The Great Depression of the 1930s may not hold much interest for many young school-age children, but for Brad Judd and Adam Marchant it is an intriguing time in history.
And the two Cedar City youths delighted in telling about it during the finals of the Utah History Fair this week in the University of Utah Union Building.Brad, 12, and Adam, 13, seventh-graders at Cedar Middle School, were among 400 student participants. With about 3,500 students in the finals and earlier events, the fair is the largest ever held, said fair director Bob Parson.
Students are encouraged to do research and to be creative in displays, live performances and media presentations, and in doing so gain better understand their cultural background and history, Parson said.
At their exhibit, Brad and Adam, both wearing short-brimmed caps, beamed as they talked to other students, parents and judges at the show.
The Depression "isn't too impressive to the younger generation, but it's impressive to those who lived during that time," declared Adam, who told about interviews with his grandmother, 70, and others who recalled the hard economic times.
The boys said they have learned to better appreciate the financial and other difficulties people encountered during the Depression. Today people "can just buy anything they want. They don't think anything like this will ever happen again," Brad said.
The history fair spurred research, design and planning in a variety of areas, from music and medicine to military maneuvers and colonization of the Great Basin.
Wearing pink pioneer-style dresses and handing out pieces of taffy were Natalie Young, 13, and Kellie Gardner, 12, seventh-graders at Dixie Middle School, St. George. They told of readings and other research for their exhibit, "Brigham Young and the Colonization of the Great Basin."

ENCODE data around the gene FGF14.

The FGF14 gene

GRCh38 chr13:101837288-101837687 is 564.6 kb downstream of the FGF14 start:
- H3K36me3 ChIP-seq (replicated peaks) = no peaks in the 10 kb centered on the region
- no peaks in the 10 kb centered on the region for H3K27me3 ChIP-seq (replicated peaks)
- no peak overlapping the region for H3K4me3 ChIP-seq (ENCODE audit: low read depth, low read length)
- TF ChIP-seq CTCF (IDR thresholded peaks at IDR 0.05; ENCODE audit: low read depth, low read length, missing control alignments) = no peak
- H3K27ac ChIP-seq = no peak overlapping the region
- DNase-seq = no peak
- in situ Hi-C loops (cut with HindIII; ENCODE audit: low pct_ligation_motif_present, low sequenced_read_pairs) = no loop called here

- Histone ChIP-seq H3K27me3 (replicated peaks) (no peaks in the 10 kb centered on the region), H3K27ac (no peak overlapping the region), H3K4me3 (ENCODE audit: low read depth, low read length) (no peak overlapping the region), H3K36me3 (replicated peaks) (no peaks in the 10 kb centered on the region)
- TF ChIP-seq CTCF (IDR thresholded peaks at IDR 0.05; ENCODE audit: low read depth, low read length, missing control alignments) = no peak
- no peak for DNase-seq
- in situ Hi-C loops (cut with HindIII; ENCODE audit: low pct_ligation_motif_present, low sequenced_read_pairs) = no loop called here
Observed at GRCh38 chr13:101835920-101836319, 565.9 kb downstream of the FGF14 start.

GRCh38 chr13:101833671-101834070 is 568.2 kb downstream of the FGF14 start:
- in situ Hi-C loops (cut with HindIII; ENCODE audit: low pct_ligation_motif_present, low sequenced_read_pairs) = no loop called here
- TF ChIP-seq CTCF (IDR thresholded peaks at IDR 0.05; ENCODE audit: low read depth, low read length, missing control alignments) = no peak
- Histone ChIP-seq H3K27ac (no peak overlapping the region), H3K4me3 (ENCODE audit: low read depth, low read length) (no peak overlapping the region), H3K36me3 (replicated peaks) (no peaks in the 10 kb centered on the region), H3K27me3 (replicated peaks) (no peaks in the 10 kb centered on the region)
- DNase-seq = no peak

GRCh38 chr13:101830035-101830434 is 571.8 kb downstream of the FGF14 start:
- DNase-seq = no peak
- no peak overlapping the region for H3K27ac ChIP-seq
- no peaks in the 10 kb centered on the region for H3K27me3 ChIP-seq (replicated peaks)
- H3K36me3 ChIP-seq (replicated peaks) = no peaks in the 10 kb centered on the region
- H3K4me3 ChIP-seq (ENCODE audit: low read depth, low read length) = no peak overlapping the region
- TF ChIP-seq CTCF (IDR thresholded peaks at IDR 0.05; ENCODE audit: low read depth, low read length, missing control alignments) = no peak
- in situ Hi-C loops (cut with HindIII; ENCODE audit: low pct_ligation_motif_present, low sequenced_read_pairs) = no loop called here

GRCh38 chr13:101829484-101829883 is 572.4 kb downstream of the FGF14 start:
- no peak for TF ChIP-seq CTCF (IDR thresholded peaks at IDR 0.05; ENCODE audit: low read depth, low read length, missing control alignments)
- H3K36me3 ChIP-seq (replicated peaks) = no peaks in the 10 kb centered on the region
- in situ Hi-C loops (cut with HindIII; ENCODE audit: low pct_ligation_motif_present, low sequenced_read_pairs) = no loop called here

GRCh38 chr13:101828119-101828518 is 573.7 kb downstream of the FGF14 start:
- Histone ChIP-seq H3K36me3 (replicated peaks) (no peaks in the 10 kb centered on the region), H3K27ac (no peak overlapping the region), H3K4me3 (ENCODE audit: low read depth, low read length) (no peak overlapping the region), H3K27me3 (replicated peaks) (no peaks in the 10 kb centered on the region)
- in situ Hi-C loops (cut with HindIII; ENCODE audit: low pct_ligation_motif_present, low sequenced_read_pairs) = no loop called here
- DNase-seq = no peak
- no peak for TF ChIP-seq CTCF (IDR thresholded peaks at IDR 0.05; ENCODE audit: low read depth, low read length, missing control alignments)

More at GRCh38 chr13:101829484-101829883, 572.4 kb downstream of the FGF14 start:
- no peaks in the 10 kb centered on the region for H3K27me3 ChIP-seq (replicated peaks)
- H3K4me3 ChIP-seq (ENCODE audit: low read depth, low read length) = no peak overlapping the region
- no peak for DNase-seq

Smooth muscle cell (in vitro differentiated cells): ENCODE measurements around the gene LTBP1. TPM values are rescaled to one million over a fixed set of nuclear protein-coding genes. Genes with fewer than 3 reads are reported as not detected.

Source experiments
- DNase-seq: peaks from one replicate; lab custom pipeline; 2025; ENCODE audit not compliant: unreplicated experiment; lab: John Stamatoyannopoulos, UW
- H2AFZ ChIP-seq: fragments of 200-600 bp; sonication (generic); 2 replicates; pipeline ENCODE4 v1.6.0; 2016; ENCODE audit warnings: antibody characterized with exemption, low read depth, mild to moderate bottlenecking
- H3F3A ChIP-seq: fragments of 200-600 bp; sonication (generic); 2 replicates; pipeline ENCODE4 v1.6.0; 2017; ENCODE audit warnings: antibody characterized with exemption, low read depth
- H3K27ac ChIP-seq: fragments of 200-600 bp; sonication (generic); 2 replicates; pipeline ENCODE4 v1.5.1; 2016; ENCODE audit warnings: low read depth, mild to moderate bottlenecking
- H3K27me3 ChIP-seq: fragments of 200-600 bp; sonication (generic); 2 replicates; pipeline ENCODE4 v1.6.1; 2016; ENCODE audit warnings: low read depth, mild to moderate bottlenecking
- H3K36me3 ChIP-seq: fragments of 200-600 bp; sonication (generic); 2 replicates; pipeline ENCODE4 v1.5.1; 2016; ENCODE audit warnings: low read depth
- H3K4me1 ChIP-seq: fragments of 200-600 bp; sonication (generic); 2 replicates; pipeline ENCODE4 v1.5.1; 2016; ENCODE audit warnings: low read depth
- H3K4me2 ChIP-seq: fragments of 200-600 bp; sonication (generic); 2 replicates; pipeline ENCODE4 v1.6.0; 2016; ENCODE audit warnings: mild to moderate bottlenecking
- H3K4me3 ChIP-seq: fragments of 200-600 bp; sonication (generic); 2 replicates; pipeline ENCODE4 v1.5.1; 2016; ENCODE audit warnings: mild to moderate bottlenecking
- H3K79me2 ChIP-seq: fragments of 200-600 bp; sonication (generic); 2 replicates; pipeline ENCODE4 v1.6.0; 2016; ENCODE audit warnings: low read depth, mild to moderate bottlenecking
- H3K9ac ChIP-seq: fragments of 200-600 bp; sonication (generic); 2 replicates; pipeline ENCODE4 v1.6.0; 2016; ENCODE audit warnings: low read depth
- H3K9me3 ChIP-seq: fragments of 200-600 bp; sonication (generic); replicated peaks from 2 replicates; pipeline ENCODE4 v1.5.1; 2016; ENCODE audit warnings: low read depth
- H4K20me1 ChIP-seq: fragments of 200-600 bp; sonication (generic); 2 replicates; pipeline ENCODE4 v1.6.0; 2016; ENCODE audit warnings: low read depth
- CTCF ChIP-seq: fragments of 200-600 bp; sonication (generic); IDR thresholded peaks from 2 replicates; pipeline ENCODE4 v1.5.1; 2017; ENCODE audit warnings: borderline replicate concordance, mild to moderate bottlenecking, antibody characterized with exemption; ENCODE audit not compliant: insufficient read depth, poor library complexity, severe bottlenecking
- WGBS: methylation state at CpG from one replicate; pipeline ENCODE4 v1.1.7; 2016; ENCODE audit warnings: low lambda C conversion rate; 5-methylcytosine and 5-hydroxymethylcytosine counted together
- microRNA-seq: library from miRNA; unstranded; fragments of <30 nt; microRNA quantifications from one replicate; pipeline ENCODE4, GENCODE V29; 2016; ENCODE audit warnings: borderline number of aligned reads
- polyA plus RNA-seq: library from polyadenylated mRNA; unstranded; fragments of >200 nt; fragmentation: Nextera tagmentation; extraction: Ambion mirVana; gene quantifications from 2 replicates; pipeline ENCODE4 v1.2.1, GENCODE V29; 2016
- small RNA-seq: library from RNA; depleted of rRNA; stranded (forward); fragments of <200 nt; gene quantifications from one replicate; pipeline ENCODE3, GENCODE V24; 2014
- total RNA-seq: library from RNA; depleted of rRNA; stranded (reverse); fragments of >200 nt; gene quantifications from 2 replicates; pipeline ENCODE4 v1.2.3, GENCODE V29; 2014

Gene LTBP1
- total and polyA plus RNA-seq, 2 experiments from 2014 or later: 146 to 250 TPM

"I didn't know Brigham Young had settled so many places," Natalie said.
Brandon Archibald, 14, an eighth-grader at Granite District's Bonneville Junior High, proudly explained his display, "A Blast from the Past," for which he did research, made drawings and displayed guns that he and others have made.
One, a black powder cap percussion pistol, common in the 1800s, was made by Brandon and his father, Mark Snyder, as a gift for the boy's grandfather, J.B. Miles.
Brandon drew pictures of ammunition, black powder and breach loaders for the exhibit.
Lori Casper, 15, Salt Lake City, a grand-prize winner at her school fair, spent a lot of time and effort on her presentation, "Ku Klux Klan 1865 a Frontier of Racial Hatred."
"I love research. I couldn't get enough (my fill) of materials. I just love doing things like this," Lori said, outlining highlights of numerous readings and interviews with officers and other members of the Klan.
Jonathan Johnson, 13, and his brother, Luke, of Anonymity, Kane County, had a different type of exhibit. They and their father, Robert, brought many blacksmithing tools, including an anvil, old horseshoes and other equipment used in the early 1900s by their grandfather, Johann Friedrick Hafenstein, in a Wisconsin blacksmith shop.
Clad in a leather apron once worn by Hafenstein, Jonathan pulled out a 161/2-inch handmade screwdriver and a spoke-shave wood planer.
Beside the tools hung a sign, "In Here Time Is Your Friend Not Your Enemy."
The boys, who live with their family in a small community 2 miles south of Orderville, seem to enjoy reflecting on their heritage.
"It's fun learning about what our grandfather did," Jonathan said.